The Financial Services Commission unveiled a comprehensive package to curb excessive competition among credit card companies on Wednesday, a precautionary measure to prevent another liquidity crunch amid growing risks of reckless card and loan issuance.
The financial regulator said it plans to induce issuers to offer reasonable supplementary services that would not harm their profitability and conduct regular monitoring of all six firms ― Shinhan, BC, Samsung, Hyundai, Lotte and Hana SK.
It will crack down on illegal activities like street sales and set up marketing rules during the first quarter of the year for companies to use as training and internal monitoring materials.
To rein in excessive lending, the FSC said it will also raise the coverage ratio for service loans and cash advances.
However, the agency noted that the credit card sector is “in sound condition,” given figures such as capital adequacy ratio, overdue rate and debt dependence, thanks to the generalization of credit cards and issuers’ continuous efforts in management improvement and strengthened risk control since 2003.
Still, symptoms of risk have been emerging, such as the swelling number of cards and ballooning service loans, which mirror LG Card’s credit crisis in 2003 in which the government bailed out the then-largest issuer and several others after millions had defaulted on payments.
As of September, the average number of cards owned by a Korean adult reached 4.59, topping the previous record of 4.57 in early 2003, according to the Credit Finance Association.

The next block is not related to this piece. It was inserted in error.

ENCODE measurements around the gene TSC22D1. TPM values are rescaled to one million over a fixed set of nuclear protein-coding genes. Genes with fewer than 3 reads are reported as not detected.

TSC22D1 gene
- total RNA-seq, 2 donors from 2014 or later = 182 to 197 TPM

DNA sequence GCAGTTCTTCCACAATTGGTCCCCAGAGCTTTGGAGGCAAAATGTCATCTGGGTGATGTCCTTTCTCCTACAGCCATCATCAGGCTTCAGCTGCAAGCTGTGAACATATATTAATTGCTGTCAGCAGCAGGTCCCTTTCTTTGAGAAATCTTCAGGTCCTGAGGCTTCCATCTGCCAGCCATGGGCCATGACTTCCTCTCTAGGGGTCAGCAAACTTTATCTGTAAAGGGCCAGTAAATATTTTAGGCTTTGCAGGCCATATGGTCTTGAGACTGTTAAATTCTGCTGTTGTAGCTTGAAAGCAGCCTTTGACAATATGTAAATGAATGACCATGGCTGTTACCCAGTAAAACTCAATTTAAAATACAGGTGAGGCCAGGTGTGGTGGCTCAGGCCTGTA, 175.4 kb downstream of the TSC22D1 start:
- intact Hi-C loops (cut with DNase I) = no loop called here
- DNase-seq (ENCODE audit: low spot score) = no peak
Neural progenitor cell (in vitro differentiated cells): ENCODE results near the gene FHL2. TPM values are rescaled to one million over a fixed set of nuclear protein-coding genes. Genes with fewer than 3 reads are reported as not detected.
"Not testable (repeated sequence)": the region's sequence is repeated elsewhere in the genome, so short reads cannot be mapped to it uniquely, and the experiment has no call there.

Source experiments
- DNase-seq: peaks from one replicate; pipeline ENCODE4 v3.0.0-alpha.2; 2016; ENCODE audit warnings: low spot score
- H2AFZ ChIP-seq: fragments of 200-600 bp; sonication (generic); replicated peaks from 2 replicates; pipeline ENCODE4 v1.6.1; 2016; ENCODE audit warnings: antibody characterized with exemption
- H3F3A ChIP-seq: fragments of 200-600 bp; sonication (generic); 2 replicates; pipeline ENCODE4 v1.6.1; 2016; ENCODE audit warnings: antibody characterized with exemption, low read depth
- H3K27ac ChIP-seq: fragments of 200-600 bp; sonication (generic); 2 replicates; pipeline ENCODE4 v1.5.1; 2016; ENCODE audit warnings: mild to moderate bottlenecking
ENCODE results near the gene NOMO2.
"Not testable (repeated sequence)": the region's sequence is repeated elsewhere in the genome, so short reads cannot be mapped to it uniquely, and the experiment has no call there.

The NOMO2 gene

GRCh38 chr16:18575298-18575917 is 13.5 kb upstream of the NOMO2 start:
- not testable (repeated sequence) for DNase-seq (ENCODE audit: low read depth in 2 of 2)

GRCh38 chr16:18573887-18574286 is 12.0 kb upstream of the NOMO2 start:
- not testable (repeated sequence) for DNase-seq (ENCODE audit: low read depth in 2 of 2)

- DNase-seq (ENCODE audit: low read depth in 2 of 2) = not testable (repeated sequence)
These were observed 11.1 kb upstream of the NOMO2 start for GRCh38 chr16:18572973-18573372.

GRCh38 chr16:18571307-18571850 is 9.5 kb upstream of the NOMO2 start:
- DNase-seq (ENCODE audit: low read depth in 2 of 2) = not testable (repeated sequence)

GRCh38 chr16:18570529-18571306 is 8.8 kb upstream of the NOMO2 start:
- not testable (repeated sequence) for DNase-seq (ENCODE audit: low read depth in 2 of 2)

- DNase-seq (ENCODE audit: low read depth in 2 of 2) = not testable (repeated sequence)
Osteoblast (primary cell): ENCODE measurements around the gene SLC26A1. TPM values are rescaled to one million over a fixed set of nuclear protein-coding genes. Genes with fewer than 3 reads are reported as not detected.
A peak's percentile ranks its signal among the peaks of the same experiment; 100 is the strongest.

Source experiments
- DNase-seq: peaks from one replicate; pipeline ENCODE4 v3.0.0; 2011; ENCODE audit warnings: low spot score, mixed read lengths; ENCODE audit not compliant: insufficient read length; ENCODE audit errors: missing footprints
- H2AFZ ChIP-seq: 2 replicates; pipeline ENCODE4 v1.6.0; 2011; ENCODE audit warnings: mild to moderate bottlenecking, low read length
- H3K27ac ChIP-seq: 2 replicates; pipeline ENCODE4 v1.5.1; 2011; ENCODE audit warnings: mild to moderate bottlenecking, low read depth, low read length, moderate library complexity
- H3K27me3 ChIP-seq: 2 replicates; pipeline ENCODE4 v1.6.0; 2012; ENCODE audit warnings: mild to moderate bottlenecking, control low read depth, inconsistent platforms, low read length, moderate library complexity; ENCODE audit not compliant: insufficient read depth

Combined card loans rocketed to 6.5 trillion won at the end of September, up almost 40 percent from 5.3 trillion won in March, FSC data showed.
Competition has intensified since last year among companies to lure more customers and provide more loans as consumption bounces back in the wake of economic recovery.
The five major card firms excluding BC poured 1.37 trillion won into marketing and promotion during the first three quarters of 2010, with around 585 billion won spent just between July and September, the FSC said.
The number of card salespeople surged to nearly 71,000 as of September, which once plummeted to about 17,000 in 2003 as a result of LG card’s woes, it added.
But the race is likely to get tougher this year, observers say, as major creditors such as Kookmin Bank, Woori Bank, Citibank Korea, the National Agricultural Cooperation Federation and Korea Exchange Bank are gearing up to spin off their credit card unit to enter the lucrative field.
By Shin Hyon-hee (firstname.lastname@example.org